Dr. Poulhès: Researchers are always looking for transfection reagents that combine higher efficiency with good viability and low cellular stress. Oz Biosciences tackled the toxicity and stress issues by designing biodegradable and biocompatible lipids (DreamFect™ Gold, Lullaby™) and our newest polymer-based transfection reagent (Helix-IN™). When reagents such as these are used, off-target and harmful secondary effects can be minimized, allowing the more stringent study of expressed or silenced genes.

    Our Magnetofection™ technology, which is based on magnetic nanoparticles, provides a solution to transfect a variety of primary and hard-to-transfect cells such as neurons, endothelial cells, and fibroblasts; however, for many cells, especially cells of the immune system, transfection challenges remain.

    Mr. Kopish: Researchers are continually looking to use better biological models, so that means there is an ever-growing list of cell lines they want to transfect, most of which are much tougher to transfect than the workhorse cell models often transfected. With our FuGENE and ViaFect transfection products, we can transfect a large diversity of cell lines.

    We have gathered internal and external reports that describe how our products have been used in different cell types. These reports are available on Promega’s website.

  • GEN.: Which attempts to improve transfection technology have faced the biggest challenges?

    Dr. Toell: One of the biggest challenges is developing a transfection technology or portfolio of technologies, that can cover a variety of throughput and cell number needs, as many as possible, to allow researchers to easily adapt to new project needs or implement other technologies, such as CRISPR. Another challenge is to have a technology that efficiently transfects biologically relevant cell types, for example, primary cells or stem cells, which are often hard to transfect but are being used more and more for disease-related research.

    Dr. Brady: Reproducibility, scalability, and efficiency are the three universal challenges in the transfection field. Physical cell-loading methods, such as electroporation, obviate the lot-to-lot variability and process inconsistency issues that are common to chemical-based transfection methods. Electroporation also offers more precise control over the cell-loading process, allowing users to “dial in” optimal levels of transgene expression and cell viability, while also providing the flexibility to transfect any cell type with any molecule(s) of interest.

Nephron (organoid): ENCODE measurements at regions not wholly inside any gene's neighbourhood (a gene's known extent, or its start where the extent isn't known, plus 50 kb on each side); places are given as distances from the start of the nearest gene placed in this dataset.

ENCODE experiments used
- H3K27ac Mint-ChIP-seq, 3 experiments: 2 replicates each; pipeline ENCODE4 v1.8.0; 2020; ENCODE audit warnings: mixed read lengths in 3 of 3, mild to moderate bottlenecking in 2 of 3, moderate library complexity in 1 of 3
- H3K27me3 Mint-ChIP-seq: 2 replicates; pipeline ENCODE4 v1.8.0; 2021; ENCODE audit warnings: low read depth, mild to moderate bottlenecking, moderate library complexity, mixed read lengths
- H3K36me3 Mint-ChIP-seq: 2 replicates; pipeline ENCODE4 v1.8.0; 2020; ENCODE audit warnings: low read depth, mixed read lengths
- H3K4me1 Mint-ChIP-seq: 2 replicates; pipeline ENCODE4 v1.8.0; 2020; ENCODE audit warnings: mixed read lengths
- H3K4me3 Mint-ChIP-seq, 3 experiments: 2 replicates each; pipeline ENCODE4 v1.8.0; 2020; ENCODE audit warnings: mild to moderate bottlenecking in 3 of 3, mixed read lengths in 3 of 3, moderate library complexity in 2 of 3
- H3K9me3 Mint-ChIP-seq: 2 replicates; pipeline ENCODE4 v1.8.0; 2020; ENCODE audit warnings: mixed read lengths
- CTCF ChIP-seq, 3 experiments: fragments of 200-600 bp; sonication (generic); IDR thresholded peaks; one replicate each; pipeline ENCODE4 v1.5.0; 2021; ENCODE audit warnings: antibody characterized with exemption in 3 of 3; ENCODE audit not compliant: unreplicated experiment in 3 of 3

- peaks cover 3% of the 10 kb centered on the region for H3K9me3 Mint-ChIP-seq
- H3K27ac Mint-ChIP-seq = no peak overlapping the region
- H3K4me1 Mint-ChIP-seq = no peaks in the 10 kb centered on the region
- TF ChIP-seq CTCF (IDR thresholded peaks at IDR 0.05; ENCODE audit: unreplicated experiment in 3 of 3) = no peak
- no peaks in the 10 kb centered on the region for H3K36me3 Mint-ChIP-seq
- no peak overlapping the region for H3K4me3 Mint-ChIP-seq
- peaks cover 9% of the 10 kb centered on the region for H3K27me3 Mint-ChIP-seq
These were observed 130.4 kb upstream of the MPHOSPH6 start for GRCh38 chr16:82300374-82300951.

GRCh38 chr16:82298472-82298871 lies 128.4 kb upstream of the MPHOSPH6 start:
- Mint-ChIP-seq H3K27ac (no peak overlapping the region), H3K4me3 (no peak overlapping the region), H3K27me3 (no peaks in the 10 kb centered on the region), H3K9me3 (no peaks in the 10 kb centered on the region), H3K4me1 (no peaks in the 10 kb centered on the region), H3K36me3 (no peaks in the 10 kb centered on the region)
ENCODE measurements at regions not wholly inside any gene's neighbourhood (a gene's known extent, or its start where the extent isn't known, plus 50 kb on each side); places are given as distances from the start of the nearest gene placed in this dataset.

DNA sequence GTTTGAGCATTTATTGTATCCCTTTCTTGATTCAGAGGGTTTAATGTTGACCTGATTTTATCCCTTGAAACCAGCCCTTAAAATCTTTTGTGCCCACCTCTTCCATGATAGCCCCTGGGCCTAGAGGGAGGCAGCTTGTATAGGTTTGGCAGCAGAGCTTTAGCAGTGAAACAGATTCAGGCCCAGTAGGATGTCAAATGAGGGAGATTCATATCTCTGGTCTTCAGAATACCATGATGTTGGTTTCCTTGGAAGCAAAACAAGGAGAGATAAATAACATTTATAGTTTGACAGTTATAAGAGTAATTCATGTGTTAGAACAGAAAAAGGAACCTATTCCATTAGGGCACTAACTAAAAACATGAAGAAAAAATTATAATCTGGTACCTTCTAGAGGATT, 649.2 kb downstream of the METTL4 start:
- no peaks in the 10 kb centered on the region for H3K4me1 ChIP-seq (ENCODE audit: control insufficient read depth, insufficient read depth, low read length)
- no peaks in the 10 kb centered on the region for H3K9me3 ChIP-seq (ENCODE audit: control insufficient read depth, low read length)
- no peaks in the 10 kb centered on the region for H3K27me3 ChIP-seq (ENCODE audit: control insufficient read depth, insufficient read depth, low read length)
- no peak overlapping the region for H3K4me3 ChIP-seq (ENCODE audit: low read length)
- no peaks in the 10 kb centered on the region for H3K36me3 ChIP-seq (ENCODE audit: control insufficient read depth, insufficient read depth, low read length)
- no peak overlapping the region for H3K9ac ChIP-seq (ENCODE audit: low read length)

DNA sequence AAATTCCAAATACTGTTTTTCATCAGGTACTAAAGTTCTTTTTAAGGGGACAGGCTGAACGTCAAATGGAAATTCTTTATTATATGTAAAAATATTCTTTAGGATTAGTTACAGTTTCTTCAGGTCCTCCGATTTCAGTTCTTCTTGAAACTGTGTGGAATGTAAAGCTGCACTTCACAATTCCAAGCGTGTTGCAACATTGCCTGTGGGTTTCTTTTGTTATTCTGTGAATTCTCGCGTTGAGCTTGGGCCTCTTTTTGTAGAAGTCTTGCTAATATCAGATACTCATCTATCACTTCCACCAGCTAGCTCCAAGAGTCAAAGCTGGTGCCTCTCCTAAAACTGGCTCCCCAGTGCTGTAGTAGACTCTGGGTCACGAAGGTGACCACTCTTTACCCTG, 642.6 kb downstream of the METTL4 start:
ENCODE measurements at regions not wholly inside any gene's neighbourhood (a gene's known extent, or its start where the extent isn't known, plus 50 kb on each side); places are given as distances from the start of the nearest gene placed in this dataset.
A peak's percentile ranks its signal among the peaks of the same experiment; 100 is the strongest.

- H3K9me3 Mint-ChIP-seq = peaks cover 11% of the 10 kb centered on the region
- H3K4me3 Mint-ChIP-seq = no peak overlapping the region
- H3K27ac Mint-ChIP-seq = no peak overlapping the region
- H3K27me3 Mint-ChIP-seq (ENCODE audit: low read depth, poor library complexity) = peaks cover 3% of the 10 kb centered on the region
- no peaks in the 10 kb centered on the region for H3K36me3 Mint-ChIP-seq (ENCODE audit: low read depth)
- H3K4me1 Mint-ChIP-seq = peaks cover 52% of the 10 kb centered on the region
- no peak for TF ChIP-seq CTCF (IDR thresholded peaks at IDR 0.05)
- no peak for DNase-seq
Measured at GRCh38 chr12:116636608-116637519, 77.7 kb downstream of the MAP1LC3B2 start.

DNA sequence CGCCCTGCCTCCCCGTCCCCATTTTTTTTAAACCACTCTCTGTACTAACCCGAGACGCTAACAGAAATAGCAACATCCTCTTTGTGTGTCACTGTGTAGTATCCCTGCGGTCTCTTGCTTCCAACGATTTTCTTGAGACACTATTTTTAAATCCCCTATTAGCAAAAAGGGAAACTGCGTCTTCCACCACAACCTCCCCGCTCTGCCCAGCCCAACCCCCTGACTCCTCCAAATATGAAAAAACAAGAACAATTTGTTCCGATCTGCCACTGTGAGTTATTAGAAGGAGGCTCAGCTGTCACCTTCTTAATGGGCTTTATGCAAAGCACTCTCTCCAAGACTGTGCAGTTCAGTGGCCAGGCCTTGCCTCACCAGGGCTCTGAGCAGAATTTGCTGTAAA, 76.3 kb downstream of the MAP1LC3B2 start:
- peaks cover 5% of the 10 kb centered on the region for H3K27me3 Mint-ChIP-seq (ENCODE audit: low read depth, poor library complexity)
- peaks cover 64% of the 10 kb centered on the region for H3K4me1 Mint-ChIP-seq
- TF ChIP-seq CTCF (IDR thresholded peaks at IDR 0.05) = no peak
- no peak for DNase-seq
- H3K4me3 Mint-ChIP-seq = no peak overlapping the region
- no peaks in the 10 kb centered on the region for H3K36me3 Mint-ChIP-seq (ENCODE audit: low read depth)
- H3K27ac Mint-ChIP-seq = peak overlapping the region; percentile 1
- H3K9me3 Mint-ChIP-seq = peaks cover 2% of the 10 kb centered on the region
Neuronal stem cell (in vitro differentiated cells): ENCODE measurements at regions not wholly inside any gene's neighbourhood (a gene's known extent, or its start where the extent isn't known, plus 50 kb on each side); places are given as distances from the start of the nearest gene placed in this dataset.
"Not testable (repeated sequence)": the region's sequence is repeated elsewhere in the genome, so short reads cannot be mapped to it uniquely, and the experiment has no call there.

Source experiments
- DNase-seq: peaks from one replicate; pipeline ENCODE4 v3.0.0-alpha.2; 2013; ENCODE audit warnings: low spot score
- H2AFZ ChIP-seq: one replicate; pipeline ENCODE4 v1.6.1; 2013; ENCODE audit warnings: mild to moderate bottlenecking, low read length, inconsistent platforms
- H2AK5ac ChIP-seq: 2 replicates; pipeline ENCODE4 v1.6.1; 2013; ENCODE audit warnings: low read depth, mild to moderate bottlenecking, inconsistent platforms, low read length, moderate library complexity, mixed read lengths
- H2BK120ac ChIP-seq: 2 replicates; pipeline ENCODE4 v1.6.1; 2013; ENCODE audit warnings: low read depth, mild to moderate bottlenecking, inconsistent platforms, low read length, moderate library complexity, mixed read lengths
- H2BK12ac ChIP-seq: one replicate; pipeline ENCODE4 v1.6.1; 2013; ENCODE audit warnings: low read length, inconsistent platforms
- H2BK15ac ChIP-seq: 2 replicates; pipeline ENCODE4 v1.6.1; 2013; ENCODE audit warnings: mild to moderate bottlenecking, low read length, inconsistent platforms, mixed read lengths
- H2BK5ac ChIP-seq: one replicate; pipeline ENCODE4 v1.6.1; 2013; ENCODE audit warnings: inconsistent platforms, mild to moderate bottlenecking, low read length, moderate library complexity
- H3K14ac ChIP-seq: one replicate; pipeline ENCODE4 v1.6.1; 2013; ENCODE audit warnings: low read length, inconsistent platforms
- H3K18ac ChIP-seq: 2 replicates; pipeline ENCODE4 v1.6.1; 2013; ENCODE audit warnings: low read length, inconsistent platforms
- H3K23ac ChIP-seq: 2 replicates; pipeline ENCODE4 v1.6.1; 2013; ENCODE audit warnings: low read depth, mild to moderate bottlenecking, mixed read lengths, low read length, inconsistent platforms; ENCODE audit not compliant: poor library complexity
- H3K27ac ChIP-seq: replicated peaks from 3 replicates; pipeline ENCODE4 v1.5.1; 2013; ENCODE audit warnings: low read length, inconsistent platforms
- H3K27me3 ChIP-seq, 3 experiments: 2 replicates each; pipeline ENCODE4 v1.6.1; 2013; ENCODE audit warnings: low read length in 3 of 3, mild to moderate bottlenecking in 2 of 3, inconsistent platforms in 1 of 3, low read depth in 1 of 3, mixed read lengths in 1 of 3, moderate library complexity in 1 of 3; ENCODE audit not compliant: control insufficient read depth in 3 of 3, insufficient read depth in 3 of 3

Dr. Juckem: It is not well known that traditional reporter assays do not recapitulate complex processes, such as lentivirus or adeno-associated virus (AAV) production. To overcome this shortcoming, we screen our polymer and lipid libraries using a functional readout whenever possible.

    For example, during the development of the TransIT®-Lenti Transfection Reagent, we quickly discovered that green fluorescent protein efficiency and luciferase activity were not useful as surrogates for recombinant lentivirus production. We then performed compound screening using actual lentivirus generation to identify the transfection formulation that yields the highest functional lentivirus titers.

    Dr. Poulhès: The development of harmless transfection reagents that can tackle very hard-to-transfect cells such as lymphocytes or macrophages is a key challenge. Targeting cells that cannot be efficiently transfected without altering cell metabolism and architecture or killing “half of the cell population” is another key challenge.

    Other challenges include increasing the transgene expression level, improving protein or virus yield for bioproduction, or achieving long-lasting gene silencing. Yet another challenge is to target and transfect, efficiently and reliably, specific cells or tissues in vivo. Overall, the main challenge is to “convince the cells to tamely accept and express foreign genetic materials.”